Positional arguments represent parameters to the Sub New constructor for the attribute class and are passed in the order they appear in the parameters list. Named arguments represent the name of readable and writable properties defined in the attribute class. Positional arguments are passed like ordinary method parameters and named arguments are passed as name := value pairs.

Positional Arguments

The System.ComponentModel.DescriptionAttribute is useful for providing description text for properties and events of components. When you select a property in the Properties window (see Figure 1) the value of the DescriptionAttribute is displayed in the field at the bottom of the Properties window as shown in the figure.

Figure 1. The result of applying the System.ComponentModel.DescriptionAttribute to a component property.

The Text property and its incumbent description text "The text contained in the control" is shown in figure 1. The DescriptionAttribute takes a single positional argument, description. Suppose we implemented a custom UserControl with a Color property. We could add a Description to the Color property to indicate to the user what the Color property was used for.

Imports System.ComponentModelPublic Class UserControl1  Inherits System.Windows.Forms.UserControl[ Windows Form Designer generated code ]  <Description("Defines the control's foreground color")> _  Public Property Color() As String    Get    End Get    Set(ByVal Value As String)    End Set  End PropertyEnd Class

The DescriptionAttribute would initialize the underlying field representing the description text with the positional argument passed as literal text to the DescriptionAttribute constructor.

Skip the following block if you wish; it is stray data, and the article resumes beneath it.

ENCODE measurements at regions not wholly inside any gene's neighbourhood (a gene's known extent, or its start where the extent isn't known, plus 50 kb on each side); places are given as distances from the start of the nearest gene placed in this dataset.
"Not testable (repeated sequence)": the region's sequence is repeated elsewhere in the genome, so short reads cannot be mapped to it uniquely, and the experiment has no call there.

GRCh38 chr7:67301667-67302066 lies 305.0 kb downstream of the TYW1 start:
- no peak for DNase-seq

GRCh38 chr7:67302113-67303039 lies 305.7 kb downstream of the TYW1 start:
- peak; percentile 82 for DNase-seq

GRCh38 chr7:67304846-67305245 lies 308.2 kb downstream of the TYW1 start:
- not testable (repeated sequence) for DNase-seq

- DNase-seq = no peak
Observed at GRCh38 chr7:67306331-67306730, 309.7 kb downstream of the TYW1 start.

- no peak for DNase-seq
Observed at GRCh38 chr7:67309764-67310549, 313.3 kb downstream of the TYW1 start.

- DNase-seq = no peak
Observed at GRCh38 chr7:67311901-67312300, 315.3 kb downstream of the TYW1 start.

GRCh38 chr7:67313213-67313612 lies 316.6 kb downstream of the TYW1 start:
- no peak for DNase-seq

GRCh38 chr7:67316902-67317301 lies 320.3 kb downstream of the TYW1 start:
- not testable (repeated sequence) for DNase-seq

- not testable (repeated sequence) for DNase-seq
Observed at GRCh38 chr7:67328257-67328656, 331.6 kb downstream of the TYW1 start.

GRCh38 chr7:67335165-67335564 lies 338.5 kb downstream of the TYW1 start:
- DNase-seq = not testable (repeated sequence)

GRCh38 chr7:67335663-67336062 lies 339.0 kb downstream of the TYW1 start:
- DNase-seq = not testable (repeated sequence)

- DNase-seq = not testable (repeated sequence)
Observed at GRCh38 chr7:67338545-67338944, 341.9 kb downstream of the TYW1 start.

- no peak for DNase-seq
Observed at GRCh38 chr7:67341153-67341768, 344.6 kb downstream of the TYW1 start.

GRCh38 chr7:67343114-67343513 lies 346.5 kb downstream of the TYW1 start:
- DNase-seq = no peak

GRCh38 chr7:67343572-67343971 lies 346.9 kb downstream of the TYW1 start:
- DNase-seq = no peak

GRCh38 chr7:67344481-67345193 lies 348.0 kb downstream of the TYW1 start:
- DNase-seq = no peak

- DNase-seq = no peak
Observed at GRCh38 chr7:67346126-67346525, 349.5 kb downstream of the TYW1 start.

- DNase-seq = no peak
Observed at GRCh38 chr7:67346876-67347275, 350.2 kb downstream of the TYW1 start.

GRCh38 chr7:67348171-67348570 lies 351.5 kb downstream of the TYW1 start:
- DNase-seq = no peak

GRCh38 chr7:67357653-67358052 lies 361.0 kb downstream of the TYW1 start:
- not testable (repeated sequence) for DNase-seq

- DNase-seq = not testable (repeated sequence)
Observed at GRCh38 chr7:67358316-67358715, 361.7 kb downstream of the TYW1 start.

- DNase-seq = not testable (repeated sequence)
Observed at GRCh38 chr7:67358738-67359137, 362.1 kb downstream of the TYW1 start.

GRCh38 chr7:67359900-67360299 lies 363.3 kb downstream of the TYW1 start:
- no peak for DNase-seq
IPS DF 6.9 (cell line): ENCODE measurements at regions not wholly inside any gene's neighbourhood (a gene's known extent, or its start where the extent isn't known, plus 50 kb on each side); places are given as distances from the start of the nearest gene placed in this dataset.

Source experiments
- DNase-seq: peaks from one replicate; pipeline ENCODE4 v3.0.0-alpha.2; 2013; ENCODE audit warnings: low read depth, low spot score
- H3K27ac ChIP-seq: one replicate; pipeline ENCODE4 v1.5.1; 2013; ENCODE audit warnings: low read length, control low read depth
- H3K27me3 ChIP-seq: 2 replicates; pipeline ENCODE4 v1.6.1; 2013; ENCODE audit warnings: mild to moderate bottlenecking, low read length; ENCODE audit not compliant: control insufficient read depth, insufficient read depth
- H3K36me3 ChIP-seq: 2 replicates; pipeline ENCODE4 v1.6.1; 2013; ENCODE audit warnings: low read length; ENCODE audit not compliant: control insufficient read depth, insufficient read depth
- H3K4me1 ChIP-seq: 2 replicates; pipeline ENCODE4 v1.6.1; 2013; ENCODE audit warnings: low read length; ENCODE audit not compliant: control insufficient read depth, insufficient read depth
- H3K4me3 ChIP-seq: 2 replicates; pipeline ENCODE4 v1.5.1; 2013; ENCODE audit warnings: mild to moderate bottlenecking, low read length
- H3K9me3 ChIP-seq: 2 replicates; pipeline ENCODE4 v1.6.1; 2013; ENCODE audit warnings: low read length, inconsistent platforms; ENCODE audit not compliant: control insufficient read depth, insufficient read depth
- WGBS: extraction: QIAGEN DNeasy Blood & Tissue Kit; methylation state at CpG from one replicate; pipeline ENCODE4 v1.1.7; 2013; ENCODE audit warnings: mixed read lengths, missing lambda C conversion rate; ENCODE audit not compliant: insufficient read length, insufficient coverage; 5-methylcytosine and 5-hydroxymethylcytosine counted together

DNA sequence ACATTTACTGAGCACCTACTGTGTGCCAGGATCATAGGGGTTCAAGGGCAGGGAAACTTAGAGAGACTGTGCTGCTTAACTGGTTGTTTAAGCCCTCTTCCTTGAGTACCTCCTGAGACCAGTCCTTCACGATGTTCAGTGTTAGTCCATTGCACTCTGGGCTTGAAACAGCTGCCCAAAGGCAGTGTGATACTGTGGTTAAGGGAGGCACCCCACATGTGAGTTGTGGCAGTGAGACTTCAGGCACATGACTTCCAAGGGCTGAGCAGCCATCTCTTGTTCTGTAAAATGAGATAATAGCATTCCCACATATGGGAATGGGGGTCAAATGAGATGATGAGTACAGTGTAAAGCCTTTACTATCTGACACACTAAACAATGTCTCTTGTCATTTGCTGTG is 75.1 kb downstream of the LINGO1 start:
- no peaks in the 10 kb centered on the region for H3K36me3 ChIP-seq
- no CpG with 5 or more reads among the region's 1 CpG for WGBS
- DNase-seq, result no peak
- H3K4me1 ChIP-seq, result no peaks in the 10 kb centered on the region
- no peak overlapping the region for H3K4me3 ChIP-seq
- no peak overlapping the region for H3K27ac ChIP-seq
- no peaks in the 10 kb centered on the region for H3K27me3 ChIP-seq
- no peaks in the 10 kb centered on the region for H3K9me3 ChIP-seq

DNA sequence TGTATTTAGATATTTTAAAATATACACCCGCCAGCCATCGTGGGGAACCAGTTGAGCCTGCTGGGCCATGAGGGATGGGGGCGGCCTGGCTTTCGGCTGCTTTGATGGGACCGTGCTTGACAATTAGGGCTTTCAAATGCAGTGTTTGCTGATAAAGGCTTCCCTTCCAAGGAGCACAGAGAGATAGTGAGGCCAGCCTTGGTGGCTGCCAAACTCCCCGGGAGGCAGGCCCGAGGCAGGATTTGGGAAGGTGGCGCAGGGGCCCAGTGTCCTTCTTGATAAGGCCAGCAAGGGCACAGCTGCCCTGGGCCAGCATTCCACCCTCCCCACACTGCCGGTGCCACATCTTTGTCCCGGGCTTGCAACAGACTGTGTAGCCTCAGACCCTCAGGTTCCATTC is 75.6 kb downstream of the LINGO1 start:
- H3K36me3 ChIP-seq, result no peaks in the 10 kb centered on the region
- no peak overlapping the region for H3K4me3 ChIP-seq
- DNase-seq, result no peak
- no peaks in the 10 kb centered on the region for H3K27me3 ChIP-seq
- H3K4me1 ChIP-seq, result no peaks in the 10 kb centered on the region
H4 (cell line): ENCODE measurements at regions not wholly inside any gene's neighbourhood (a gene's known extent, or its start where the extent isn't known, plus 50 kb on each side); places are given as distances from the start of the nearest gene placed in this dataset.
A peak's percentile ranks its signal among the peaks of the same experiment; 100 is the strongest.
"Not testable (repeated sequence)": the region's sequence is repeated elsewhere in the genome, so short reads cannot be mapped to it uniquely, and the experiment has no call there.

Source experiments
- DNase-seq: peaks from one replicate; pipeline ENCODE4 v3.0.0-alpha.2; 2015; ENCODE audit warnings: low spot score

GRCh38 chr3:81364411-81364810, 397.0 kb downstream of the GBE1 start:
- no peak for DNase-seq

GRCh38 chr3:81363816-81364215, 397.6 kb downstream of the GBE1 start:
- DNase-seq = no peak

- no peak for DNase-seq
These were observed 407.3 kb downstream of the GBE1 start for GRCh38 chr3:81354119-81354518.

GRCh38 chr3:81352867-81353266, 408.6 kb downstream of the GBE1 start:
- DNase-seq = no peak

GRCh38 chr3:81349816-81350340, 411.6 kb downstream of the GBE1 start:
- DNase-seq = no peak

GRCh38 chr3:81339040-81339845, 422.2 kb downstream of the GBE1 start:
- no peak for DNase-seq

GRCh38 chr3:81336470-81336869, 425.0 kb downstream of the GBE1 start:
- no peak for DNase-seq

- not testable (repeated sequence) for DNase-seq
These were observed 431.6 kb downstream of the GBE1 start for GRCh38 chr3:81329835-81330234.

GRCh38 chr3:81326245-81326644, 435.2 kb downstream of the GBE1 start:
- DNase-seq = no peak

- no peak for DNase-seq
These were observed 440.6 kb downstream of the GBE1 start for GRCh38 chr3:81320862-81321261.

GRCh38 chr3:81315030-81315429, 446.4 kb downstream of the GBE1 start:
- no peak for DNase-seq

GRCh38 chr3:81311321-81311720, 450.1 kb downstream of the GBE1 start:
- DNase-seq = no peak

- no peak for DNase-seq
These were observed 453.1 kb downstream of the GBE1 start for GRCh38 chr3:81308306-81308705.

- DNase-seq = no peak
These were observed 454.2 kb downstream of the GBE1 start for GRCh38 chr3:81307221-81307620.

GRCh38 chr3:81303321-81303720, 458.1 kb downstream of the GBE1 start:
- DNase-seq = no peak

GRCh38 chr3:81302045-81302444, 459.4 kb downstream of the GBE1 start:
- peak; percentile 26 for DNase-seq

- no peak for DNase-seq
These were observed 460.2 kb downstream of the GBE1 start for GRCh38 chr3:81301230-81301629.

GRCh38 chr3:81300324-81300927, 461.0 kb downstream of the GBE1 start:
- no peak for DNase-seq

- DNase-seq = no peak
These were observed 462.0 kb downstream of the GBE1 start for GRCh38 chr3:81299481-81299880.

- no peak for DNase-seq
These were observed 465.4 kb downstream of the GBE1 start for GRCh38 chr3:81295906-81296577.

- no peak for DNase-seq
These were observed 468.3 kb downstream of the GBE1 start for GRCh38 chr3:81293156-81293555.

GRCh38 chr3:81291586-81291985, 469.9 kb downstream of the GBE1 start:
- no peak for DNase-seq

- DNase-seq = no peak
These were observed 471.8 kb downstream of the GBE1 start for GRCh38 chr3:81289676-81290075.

Named Arguments

The AttributeUsageAttribute is an example of an attribute that uses both positional and named arguments. AttributeUsageAttribute is applied to classes that generalize, or inherit from, the System.Attribute class. AttributeUsageAttribute one positional and two possible named arguments. (You are not required to supply values for named arguments.) The positional argument is validOn which is one or more of the AttributeTargets enumerated values. For example, passing AttributeTargets.All to the AttributeUsageAttribute indicates that a custom attribute is applicable to all code elements.

The named arguments for the AttributeUsageAttribute are AllowMultiple and Inherited. AllowMultiple is a named Boolean argument that indicates whether an attribute can be applied to the same element more than once. AllowMultiple is False by default. Attributes where AllowMultiple is False are referred to as single use attributes. When AllowMultiple is True such attributes are referred to as multiuse attributes.

The Inherited Boolean, named argument is True by default. Inherited indicates whether or not the attribute is inherited by derived classes. Applying the AttributeUsageAttribute indicating that a custom attribute could be applied to all code elements and that the attribute could be applied more than once to the same code element, the attribute clause would take the following form:

<AttributeUsage(AttributeTargets.All, AllowMultiple:=True)>

Look into the VS.NET help system for more on attributes. Attributes can be applied to all code elements, and you can implement custom elements by subclassing from an existing attribute class.

Attributes are classes that allow individual developers to extend the VS.NET tools without rebuilding VS.NET each time. There are many attributes already available for you to explore, but most of the interesting ones haven't even been written yet. Perhaps some of those will be implemented by you.

About the Author

Paul Kimmel is a freelance writer for Developer.com and CodeGuru.com. Look for cool Visual Basic .Net topics in his upcoming book Sams Visual Basic .Net Unleashed. Paul founded Software Conceptions, Inc. in 1990. Contact Paul Kimmel at pkimmel@softconcepts.com for help building VB.NET applications or migrating VB6 applications to .NET.